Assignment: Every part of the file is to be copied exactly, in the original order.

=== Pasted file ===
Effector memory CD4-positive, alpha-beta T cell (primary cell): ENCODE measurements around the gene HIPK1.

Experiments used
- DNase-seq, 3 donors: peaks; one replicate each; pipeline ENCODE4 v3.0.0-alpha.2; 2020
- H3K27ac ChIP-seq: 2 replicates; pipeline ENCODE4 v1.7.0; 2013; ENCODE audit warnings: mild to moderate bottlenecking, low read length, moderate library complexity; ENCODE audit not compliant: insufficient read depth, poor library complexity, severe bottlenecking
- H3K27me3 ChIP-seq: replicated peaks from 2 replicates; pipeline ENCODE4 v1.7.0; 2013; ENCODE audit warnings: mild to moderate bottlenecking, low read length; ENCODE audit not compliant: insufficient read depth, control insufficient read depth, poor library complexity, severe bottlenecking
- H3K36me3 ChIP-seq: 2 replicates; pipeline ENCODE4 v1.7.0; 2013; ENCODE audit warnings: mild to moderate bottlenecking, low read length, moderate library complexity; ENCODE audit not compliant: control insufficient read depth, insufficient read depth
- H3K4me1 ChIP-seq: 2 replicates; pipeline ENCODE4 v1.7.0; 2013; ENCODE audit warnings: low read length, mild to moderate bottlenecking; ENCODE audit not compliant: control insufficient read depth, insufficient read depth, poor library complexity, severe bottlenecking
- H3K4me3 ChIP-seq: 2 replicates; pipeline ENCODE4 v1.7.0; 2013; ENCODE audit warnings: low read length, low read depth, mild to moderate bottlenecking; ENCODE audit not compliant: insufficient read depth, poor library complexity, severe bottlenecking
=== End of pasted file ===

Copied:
Effector memory CD4-positive, alpha-beta T cell (primary cell): ENCODE measurements around the gene HIPK1.

Experiments used
- DNase-seq, 3 donors: peaks; one replicate each; pipeline ENCODE4 v3.0.0-alpha.2; 2020
- H3K27ac ChIP-seq: 2 replicates; pipeline ENCODE4 v1.7.0; 2013; ENCODE audit warnings: mild to moderate bottlenecking, low read length, moderate library complexity; ENCODE audit not compliant: insufficient read depth, poor library complexity, severe bottlenecking
- H3K27me3 ChIP-seq: replicated peaks from 2 replicates; pipeline ENCODE4 v1.7.0; 2013; ENCODE audit warnings: mild to moderate bottlenecking, low read length; ENCODE audit not compliant: insufficient read depth, control insufficient read depth, poor library complexity, severe bottlenecking
- H3K36me3 ChIP-seq: 2 replicates; pipeline ENCODE4 v1.7.0; 2013; ENCODE audit warnings: mild to moderate bottlenecking, low read length, moderate library complexity; ENCODE audit not compliant: control insufficient read depth, insufficient read depth
- H3K4me1 ChIP-seq: 2 replicates; pipeline ENCODE4 v1.7.0; 2013; ENCODE audit warnings: low read length, mild to moderate bottlenecking; ENCODE audit not compliant: control insufficient read depth, insufficient read depth, poor library complexity, severe bottlenecking
- H3K4me3 ChIP-seq: 2 replicates; pipeline ENCODE4 v1.7.0; 2013; ENCODE audit warnings: low read length, low read depth, mild to moderate bottlenecking; ENCODE audit not compliant: insufficient read depth, poor library complexity, severe bottlenecking